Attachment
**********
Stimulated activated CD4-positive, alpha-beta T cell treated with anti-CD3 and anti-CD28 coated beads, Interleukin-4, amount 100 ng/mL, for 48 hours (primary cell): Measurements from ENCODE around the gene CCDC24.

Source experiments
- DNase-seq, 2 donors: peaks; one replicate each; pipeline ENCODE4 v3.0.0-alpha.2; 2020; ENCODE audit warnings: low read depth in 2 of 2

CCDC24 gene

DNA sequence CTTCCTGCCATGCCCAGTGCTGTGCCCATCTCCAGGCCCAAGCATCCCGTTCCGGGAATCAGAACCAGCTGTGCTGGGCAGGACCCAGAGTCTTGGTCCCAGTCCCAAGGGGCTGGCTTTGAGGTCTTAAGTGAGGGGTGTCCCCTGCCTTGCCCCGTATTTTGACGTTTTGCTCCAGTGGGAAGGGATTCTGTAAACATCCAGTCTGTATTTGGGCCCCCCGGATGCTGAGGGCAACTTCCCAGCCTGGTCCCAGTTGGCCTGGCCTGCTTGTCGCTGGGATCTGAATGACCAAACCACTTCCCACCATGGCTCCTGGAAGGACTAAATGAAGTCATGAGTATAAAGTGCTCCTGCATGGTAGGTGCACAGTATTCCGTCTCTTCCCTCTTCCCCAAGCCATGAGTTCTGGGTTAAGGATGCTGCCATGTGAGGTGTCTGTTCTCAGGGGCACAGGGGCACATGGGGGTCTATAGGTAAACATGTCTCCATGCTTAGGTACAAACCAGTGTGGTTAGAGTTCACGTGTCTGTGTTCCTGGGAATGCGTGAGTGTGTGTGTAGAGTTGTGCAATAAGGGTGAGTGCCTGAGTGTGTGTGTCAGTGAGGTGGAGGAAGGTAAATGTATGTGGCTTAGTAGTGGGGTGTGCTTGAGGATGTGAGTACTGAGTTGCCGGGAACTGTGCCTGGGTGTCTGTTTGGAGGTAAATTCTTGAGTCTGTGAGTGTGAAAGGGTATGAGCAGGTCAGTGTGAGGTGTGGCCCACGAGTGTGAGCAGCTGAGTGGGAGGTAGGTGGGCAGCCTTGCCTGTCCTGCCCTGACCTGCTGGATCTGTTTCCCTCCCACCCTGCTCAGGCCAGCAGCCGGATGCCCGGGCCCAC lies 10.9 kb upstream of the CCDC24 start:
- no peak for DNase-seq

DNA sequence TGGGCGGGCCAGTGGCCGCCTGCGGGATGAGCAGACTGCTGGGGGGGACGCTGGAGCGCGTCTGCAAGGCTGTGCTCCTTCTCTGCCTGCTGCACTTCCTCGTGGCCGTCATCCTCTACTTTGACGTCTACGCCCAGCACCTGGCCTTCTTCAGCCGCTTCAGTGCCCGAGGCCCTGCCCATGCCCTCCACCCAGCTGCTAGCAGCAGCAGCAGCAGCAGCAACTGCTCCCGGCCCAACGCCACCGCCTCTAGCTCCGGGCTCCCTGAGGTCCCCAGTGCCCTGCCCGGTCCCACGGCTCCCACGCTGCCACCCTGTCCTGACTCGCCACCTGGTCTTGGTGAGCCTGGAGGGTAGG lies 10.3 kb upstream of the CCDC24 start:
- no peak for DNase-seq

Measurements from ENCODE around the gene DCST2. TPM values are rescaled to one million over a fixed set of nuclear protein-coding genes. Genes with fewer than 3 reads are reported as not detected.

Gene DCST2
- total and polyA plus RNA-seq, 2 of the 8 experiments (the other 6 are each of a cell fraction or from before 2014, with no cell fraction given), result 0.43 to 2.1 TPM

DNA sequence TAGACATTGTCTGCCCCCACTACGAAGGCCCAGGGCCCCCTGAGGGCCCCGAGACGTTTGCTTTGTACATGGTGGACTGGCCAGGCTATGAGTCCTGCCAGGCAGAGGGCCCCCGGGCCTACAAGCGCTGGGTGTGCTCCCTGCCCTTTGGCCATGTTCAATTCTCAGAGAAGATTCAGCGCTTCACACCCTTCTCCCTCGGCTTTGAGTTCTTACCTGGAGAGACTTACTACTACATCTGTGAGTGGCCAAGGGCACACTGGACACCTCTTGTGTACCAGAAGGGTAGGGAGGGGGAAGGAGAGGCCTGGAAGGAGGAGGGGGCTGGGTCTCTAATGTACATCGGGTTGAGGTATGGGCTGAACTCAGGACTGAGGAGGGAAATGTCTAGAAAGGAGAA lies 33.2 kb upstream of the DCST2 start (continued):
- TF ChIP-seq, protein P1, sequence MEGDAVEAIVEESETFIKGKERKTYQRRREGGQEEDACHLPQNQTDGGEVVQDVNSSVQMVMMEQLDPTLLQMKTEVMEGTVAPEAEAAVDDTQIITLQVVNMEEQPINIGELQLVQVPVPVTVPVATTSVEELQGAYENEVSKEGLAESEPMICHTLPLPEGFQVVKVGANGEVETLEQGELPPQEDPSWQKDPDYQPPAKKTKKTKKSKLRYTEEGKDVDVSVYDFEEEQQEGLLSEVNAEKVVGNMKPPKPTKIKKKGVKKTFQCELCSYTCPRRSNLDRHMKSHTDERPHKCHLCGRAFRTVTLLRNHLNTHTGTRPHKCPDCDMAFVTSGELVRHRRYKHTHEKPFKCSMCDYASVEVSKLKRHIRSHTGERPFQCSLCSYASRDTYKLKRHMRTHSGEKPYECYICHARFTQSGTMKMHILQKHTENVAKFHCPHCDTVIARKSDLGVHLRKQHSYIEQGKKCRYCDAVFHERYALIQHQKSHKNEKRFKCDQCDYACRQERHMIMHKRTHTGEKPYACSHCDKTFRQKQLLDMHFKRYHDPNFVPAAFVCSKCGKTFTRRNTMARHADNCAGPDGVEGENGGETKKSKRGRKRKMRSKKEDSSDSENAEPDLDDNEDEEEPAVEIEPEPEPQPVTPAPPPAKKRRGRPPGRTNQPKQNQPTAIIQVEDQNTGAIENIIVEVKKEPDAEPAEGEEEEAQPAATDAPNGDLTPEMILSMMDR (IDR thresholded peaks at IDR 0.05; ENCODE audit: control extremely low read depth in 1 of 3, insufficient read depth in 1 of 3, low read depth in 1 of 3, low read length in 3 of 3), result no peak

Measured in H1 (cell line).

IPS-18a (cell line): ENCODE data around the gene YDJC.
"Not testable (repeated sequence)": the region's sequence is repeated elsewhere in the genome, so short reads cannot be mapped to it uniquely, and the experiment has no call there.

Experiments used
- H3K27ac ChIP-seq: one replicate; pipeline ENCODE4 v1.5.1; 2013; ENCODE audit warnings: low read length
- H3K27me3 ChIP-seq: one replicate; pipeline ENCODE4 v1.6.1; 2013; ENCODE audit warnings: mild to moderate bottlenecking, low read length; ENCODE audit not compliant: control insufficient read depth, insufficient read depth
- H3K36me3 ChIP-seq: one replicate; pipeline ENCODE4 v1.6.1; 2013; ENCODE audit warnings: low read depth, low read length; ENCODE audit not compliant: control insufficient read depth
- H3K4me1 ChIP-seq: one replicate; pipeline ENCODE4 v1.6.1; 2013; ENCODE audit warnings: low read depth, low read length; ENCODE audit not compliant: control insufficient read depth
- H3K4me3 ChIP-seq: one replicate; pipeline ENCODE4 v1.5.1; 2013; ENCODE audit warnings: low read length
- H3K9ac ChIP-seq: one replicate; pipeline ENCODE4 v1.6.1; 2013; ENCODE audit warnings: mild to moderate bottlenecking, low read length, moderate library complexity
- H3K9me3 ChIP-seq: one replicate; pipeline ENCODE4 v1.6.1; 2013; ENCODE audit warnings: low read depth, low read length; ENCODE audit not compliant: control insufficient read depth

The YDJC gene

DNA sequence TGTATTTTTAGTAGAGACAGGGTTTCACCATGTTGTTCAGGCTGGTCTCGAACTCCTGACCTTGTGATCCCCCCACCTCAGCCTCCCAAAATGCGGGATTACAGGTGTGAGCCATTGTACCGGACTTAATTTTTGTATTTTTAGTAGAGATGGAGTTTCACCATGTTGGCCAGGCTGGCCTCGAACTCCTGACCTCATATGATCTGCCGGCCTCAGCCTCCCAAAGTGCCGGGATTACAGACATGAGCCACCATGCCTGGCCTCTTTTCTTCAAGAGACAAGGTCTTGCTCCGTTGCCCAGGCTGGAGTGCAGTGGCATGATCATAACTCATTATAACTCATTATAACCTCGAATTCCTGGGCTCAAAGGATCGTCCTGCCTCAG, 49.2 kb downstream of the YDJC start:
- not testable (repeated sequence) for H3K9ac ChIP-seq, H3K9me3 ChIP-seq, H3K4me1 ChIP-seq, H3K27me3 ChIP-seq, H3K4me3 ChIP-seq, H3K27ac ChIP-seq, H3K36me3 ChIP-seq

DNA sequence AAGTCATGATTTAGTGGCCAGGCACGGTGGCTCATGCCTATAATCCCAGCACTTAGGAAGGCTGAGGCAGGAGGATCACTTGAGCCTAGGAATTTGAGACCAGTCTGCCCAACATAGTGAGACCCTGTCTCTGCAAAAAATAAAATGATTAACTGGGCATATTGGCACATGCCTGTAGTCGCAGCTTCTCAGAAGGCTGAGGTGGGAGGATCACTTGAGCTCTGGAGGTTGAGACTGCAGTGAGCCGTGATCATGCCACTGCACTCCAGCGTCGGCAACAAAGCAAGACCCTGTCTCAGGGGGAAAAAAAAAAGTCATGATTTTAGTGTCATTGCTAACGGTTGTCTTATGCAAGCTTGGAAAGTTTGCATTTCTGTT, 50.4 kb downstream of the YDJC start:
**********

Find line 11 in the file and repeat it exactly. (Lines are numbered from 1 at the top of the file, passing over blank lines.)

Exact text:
- total and polyA plus RNA-seq, 2 of the 8 experiments (the other 6 are each of a cell fraction or from before 2014, with no cell fraction given), result 0.43 to 2.1 TPM